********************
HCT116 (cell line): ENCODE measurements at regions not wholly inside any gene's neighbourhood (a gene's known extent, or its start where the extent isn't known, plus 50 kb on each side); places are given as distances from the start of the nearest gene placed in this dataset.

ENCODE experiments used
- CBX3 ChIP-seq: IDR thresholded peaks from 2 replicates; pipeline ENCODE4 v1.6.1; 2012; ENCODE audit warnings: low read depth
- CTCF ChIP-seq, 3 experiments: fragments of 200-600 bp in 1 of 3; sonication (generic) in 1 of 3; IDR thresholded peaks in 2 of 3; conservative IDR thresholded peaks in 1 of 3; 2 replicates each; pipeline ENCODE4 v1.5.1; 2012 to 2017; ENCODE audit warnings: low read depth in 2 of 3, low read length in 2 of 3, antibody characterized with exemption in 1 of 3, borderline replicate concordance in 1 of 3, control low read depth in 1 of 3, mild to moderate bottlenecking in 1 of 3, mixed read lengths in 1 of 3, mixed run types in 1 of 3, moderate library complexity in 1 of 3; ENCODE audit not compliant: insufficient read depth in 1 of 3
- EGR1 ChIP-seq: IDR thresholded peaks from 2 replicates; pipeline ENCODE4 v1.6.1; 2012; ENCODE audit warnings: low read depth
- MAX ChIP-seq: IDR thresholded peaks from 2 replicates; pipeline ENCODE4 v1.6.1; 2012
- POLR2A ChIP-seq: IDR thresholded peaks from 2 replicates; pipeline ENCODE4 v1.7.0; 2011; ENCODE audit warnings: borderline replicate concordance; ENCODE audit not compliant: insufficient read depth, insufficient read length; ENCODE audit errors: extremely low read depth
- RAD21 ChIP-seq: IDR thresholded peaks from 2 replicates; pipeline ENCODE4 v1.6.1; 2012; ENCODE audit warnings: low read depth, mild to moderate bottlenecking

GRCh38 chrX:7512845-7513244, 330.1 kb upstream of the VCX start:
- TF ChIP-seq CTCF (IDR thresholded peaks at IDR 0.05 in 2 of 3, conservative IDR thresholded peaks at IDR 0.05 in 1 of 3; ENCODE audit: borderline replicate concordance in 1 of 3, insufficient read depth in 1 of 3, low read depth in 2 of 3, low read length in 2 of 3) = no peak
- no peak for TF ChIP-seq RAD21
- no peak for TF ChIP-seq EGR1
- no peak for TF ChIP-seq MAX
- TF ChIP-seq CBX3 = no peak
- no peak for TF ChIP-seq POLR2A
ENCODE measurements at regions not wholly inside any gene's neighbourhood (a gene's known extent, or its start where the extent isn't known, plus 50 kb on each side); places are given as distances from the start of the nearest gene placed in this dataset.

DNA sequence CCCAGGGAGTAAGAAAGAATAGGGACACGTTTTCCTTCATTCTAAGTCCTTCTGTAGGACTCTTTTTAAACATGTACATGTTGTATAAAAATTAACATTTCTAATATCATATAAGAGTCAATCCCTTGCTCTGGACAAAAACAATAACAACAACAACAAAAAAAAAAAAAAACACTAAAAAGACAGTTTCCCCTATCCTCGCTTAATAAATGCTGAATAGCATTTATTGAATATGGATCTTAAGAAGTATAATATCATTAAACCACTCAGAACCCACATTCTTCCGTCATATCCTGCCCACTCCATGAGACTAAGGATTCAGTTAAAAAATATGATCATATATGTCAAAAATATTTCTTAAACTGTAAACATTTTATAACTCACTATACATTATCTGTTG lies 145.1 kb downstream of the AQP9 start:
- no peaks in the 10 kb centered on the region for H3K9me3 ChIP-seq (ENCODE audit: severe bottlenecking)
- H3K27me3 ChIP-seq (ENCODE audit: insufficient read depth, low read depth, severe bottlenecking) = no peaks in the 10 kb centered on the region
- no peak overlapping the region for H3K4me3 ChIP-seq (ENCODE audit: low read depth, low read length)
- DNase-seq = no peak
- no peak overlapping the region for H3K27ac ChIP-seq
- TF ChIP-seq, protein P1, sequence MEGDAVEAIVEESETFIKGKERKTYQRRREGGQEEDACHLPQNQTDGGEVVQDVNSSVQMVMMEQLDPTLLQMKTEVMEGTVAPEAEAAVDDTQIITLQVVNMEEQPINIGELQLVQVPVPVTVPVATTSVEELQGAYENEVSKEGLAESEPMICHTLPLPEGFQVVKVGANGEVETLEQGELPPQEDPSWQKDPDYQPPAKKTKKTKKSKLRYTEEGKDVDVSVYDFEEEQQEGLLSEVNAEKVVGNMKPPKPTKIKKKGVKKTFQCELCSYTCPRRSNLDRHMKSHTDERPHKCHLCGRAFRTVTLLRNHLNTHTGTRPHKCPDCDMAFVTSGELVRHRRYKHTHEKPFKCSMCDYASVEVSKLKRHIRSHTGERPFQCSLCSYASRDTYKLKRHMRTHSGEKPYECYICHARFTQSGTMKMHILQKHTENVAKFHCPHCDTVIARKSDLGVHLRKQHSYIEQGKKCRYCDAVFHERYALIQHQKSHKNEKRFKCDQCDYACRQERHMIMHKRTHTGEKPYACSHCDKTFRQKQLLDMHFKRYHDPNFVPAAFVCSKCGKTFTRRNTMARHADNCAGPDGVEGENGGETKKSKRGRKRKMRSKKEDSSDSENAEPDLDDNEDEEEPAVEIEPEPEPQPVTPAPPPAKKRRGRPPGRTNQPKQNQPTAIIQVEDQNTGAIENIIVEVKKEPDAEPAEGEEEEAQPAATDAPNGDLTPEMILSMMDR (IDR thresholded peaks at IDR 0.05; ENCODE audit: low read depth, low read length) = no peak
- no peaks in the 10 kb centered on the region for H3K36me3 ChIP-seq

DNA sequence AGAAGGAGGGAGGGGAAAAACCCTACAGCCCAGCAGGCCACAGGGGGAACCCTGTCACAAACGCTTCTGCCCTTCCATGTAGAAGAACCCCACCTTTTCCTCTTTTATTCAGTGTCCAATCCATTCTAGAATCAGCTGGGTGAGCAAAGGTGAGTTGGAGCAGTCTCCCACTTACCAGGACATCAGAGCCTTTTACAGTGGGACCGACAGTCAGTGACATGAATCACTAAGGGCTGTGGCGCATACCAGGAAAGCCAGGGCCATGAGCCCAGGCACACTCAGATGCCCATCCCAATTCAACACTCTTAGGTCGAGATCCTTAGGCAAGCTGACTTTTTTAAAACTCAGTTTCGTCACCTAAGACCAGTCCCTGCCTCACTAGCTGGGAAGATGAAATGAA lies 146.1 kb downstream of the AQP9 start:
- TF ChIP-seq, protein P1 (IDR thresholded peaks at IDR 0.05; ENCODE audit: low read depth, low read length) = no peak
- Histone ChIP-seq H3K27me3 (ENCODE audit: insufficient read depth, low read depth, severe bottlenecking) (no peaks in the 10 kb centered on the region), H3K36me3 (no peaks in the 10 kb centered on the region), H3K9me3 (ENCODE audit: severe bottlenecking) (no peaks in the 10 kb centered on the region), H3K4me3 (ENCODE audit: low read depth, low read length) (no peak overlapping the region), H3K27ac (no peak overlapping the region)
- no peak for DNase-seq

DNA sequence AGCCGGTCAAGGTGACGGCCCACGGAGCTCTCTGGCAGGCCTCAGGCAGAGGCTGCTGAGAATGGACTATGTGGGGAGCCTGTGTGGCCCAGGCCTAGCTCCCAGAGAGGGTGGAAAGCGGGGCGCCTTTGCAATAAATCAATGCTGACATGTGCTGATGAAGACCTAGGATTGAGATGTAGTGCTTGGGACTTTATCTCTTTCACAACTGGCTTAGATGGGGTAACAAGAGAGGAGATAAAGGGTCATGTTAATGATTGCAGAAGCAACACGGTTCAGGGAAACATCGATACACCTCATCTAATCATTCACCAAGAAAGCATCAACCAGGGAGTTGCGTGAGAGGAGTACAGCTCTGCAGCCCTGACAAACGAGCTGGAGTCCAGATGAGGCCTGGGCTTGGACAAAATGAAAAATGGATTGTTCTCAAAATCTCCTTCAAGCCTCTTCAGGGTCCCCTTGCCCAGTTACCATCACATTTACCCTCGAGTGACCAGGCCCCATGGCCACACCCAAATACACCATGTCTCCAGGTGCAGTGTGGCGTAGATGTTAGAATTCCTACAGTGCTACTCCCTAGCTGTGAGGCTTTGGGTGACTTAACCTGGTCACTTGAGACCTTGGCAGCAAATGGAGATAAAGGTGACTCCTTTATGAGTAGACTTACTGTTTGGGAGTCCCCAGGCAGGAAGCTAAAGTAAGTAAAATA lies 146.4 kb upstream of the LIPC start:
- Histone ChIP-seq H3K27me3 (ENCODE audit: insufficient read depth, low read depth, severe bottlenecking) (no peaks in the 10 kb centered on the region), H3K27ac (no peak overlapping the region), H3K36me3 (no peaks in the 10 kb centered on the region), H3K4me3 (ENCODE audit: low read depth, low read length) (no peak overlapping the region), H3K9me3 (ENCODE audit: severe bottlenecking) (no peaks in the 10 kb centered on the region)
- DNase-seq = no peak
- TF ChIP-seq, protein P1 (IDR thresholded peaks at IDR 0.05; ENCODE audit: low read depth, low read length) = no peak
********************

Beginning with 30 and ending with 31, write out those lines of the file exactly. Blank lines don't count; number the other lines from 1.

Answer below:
- Histone ChIP-seq H3K27me3 (ENCODE audit: insufficient read depth, low read depth, severe bottlenecking) (no peaks in the 10 kb centered on the region), H3K27ac (no peak overlapping the region), H3K36me3 (no peaks in the 10 kb centered on the region), H3K4me3 (ENCODE audit: low read depth, low read length) (no peak overlapping the region), H3K9me3 (ENCODE audit: severe bottlenecking) (no peaks in the 10 kb centered on the region)
- DNase-seq = no peak